Forward Joe Soap‘s Army

Forward Joe Soap’s army, marching without fear,
With our old commander, safely in the rear.
He boasts and skites from morn till night,
And thinks he’s very brave,
But the men who really did the job are dead and in their grave.
Forward Joe Soap’s army, marching without fear,
With our old commander, safely in the rear.
Amen.

From the World Socialist Web Site, 31 July 2017:

At 3:50 on the morning of July 31, 1917, the allied troops of Great Britain and France begin the so-called Third Great Flanders Offensive, also known as the Third Battle of Ypres. …

It becomes a grueling battle of attrition and a terrible slaughter that continues through November. For months, the ruins of a single location are fought over. For the first time, aerial battles take place involving more than 100 fighter planes. Only with difficulty does the German military command manage to replace the divisions which are quickly disabled.

Outnumbered and outgunned, the Germans overcome their disadvantage by using mustard gas for the first time, the barbaric chemical agent that burns the airways and skin within seconds. Professor Adolf Julius Meyer, the creator of mustard gas, later boasts: “The effect of mustard gas in the Flanders battle of 1917 grew more and more and it was often the case that the enemy was happy if he was able to keep a quarter of his men unharmed.”

The fighting lasts through mid-November. The military objectives of the offensive are not achieved. The only result—a relocation of the front line by 8 kilometers—is paid for on the British side with approximately 50,000 killed; 38,000 missing in action; and 236,000 wounded. On the German side, approximately 46,000 are killed and missing while 281,000 are wounded and seriously ill.

The grave of Hedd Wyn at Artillery Wood Cemetery in Belgium

Also from the World Socialist Web Site, 31 July 2017:

Western Front, July 31: Two poets, Hedd Wyn and Francis Ledwidge, killed in action

Irish poet Francis Ledwidge and Welsh poet Hedd Wyn are both killed during the first day of the Third Battle of Ypres.

Ledwidge, born in 1887, was associated with the Gaelic revival movement prior to the war, and he was also active in trade union circles. He tried and failed to establish a local club of the Gaelic League, a literary and cultural organization that promoted the use of the Irish language and was associated with the development of nationalism at the beginning of the 20th century. He was more successful in creating a local branch of the Irish Volunteers in Slane, the organization formed in response to the creation of the Ulster Volunteers to ensure the implementation of home rule for Ireland. Though Ledwidge initially sided with the minority of the Irish Volunteers, which, on the outbreak of war, opposed participation in the British army, he soon shifted his position and joined the military in October 1914.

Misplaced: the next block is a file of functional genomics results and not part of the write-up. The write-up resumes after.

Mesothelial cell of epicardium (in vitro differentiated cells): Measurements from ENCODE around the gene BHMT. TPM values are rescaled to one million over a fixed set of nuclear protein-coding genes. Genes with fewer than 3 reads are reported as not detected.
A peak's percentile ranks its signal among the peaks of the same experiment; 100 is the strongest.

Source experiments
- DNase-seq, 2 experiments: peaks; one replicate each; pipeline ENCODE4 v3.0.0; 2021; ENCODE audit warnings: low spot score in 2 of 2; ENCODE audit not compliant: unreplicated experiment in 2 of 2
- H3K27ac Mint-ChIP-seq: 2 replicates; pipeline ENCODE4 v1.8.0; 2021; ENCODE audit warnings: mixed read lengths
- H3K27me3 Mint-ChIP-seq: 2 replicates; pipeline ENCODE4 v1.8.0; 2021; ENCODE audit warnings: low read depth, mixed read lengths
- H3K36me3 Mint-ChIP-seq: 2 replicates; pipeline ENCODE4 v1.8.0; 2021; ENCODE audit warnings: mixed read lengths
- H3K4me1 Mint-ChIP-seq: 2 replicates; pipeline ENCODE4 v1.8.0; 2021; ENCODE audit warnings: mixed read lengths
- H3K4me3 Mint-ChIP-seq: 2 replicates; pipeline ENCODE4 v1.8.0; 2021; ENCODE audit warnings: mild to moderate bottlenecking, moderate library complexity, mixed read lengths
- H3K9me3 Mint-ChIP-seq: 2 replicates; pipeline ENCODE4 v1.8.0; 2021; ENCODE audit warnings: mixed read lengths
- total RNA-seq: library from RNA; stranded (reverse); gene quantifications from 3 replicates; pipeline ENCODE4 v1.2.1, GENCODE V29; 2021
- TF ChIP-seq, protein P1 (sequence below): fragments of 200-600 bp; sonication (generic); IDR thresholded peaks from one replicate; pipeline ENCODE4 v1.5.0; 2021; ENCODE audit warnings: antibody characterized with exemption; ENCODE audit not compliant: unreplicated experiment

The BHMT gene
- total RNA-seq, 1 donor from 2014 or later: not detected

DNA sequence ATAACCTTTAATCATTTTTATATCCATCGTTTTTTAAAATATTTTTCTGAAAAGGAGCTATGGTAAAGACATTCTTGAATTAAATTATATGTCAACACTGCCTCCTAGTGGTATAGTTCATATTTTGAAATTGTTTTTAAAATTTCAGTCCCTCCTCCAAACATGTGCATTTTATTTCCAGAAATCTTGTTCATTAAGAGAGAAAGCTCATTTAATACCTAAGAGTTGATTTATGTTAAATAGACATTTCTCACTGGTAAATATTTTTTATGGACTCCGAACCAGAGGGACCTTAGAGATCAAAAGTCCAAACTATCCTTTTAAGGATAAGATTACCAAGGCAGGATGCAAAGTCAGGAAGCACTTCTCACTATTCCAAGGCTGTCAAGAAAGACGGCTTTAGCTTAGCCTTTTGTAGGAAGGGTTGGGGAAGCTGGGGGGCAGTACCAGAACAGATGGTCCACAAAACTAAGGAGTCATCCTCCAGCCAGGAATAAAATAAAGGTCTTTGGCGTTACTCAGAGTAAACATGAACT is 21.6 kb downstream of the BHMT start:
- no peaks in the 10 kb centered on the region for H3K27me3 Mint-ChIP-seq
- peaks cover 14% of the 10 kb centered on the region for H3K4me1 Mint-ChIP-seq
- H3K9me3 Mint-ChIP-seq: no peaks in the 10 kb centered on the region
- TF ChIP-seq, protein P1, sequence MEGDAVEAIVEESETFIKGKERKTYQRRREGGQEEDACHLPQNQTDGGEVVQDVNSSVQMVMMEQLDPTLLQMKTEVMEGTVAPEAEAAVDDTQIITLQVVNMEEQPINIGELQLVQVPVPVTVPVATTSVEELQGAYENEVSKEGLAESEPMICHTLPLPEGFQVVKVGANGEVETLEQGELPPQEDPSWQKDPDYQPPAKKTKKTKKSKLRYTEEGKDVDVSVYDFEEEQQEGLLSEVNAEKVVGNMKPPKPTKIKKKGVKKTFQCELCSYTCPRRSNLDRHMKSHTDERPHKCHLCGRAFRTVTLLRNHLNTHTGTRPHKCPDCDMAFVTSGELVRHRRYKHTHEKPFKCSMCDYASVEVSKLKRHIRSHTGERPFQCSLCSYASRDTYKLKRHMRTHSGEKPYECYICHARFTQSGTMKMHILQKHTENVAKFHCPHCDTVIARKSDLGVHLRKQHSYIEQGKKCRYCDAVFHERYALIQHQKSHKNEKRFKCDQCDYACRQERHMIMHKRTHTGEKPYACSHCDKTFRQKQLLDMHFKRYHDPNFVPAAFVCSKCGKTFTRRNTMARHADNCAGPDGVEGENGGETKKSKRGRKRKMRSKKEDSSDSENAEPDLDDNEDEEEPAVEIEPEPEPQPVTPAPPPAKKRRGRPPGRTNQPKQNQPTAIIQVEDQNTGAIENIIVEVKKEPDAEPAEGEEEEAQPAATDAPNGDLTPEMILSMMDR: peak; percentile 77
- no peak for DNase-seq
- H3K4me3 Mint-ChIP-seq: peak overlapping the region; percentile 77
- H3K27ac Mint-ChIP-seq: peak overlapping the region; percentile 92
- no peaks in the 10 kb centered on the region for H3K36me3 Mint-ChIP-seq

Ledwidge’s poetry was influenced by rural life. He also responded to the radicalism of the 1916 Easter Rising, writing in “O’Connell Street”:

“A Noble failure is not vain
But hath a victory of its own
A bright delectance from the slain
Is down the generations thrown.”

Wyn, born Ellis Humphry Evans in 1887, is also killed near Ypres. He adopted the name Hedd Wyn, meaning blessed peace in Welsh, in 1910. His poetry drew heavily on the influences of the Romantic era, including themes of nature and spirituality, although he has also written several war poems since the conflict broke out. Wyn initially opposed the war on Christian pacifist grounds. He was conscripted in 1916 and then arrested by the military police in early 1917 after overstaying a period of leave at home. Wyn posthumously won an award at the National Eisteddfod, a festival of poetry and music, for his poem Yr Arwr.

Some of Wyn’s works have been translated, including the poem Rhyfel (War), which begins,

“Why must I live in this grim age,
When, to a far horizon, God
Has ebbed away, and man, with rage,
Now wields the sceptre and the rod?”

Death and injuries at the battle of Passchendaele

From daily The Morning Star in Britain:

Passchendaele: They lied then, they lie now

Tuesday 1st August 2017

ONE hundred years ago today, Daily Chronicle war correspondent Philip Gibbs recorded events on the first day of the third battle of Ypres, otherwise known as Passchendaele.

An Irish soldier had gone over the top to attack the German lines in atrocious weather, glad to escape the “awful noise” of the field guns on the British side. He and his comrades had crossed blasted ground, where “trenches had disappeared, concrete emplacements had been overturned, breastworks had been flung like straws to the wind.”

Many of the so-called enemy had been buried alive along with their machine guns, trench mortars and bomb stores.

As Gibbs noted: “But there were other dead not touched by shell-fire, nor by any bullet. They had been killed by our gas attack which had gone before the battle. Rows of them lay clasping their gas-masks, and had not been quick enough before the vapour of death reached them.”